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Voting advocate pushes for new system in Madison County

She warns Madison County supervisors not to keep lever machines.

 

Friday, March 13, 2009

By Alaina Potrikus

Staff writer

 

The leader of a state voters group is trying make sure Madison County isn't tempted to renege on its move to a new kind of voting machine.

 

Wanda Warren Berry, director of New Yorkers for Verified Voting, spoke to the county's Board of Supervisors this week, warning officials not to be dissuaded from the new system by advocates who want to bring back the lever machines.

 

The Hamilton resident and retired Colgate University professor was one of the biggest supporters of the paper ballot and optical scanner system that Madison County, and most other New York municipalities, chose to improve the accessibility, verifiability and auditability of their elections and comply with the Help America Vote Act.

 

Berry said a Downstate movement - Re-Media Election Transparency Coalition - has been spreading "misleading" arguments that New York does not have to replace its lever machines. The coalition's Web site includes a petition, links to articles about voting machine failures and a form letter that can be sent to elected officials urging them to consider keeping the lever machines.

 

"In this time of economic crisis, it is not responsible to move ahead to computerize our elections," the letter reads. "In other jurisdictions, computerization has raised the cost of running elections. Now is the wrong time to take actions that will end up requiring us to raise taxes or take monies away from other essential services. We already have an affordable, secure, reliable voting system that doesn't need to be replaced."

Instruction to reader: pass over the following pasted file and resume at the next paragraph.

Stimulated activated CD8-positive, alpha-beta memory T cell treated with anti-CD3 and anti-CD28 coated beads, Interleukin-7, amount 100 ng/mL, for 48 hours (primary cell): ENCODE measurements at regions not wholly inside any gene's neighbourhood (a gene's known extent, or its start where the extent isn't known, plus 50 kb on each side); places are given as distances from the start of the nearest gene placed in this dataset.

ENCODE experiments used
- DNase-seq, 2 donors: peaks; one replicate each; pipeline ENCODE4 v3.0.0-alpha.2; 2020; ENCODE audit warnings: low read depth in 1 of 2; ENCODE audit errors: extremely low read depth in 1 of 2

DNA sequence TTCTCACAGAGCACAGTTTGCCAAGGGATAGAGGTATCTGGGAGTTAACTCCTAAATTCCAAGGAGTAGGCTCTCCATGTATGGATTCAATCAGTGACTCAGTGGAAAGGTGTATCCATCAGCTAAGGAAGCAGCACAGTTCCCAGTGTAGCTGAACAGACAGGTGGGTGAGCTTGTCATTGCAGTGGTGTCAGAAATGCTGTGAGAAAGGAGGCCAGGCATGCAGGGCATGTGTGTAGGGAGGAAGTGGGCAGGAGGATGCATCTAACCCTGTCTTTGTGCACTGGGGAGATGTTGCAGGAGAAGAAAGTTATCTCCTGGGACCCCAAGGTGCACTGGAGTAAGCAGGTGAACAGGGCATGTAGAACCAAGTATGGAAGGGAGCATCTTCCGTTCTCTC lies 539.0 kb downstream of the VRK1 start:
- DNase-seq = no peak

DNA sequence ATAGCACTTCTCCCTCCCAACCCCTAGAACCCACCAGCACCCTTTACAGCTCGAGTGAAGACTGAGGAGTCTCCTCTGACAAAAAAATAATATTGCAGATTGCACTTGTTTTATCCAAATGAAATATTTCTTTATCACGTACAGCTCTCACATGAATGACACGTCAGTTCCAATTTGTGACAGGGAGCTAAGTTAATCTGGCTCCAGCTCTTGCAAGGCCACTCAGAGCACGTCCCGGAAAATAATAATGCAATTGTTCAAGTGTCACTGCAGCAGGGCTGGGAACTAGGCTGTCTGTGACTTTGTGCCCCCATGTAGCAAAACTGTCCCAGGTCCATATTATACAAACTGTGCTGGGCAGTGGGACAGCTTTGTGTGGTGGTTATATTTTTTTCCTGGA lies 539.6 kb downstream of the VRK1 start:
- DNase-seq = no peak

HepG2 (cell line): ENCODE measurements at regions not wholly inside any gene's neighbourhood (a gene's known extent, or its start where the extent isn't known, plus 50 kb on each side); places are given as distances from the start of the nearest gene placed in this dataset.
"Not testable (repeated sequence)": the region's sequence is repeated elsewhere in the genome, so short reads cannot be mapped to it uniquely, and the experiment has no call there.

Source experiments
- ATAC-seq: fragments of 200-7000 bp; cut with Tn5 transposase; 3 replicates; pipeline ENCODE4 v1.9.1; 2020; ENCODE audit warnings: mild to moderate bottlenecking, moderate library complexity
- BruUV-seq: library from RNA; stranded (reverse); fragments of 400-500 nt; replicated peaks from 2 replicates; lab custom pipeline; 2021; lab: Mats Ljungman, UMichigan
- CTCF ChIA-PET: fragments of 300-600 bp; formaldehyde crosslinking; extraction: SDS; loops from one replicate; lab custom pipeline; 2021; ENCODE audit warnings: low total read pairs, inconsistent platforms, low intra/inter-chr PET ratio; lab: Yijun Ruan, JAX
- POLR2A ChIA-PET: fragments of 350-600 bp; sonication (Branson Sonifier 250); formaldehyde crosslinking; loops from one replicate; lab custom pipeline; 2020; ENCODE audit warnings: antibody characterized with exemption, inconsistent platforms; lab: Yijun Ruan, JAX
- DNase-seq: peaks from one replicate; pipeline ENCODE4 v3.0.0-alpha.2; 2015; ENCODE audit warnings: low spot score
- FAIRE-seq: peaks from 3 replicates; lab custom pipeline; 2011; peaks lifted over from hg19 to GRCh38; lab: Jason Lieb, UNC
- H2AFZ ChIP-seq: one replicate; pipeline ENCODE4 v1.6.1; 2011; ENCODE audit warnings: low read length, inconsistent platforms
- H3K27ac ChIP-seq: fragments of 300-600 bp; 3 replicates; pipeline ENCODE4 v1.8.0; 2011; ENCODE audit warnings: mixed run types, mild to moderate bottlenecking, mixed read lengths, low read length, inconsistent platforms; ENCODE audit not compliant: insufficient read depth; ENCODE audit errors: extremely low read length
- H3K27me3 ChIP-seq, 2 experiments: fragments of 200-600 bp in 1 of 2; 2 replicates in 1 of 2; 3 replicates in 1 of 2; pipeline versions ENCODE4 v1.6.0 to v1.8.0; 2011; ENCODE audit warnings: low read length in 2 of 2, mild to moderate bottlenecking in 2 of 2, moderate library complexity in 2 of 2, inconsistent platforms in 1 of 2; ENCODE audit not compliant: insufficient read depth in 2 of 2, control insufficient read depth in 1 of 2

The coalition is getting some support at the county level. At the end of last year, Dutchess County passed a resolution asking the state to allow the county to continue using its lever machines, which the county believed to be "in the best interest of the public" given the cost of replacements; Columbia and Ulster counties followed with similar resolutions last month. On Monday, the Schuyler County Legislature passed a resolution asking to keep its lever machines in the face of software licensing costs for the optical scanners.

 

But Berry's group and the state's League of Women Voters are disputing the coalition's claims, citing a federal court order requiring New York to replace the lever machines because they don't meet the requirements of the Help America Vote Act.

 

"I know how fond many of you were of the lever machines - and how frustrating the long process of getting scanners certified has been," Berry said Tuesday to legislators in Wampsville. "But the lever machines do not measure up to the standards for election integrity that most people now hold and that New York's Election Reform and Modernization Act requires."

 

Madison County bought more than three dozen of the units for its polling places at a cost of $11,500 apiece, and hopes to deploy the system as soon as state officials certify the machines. In the meantime, elections commissioners have been using both the lever machines and a ballot-marking device that allows disabled voters to use a keypad and headphones or sip-and-puff equipment to cast ballots independently.

 

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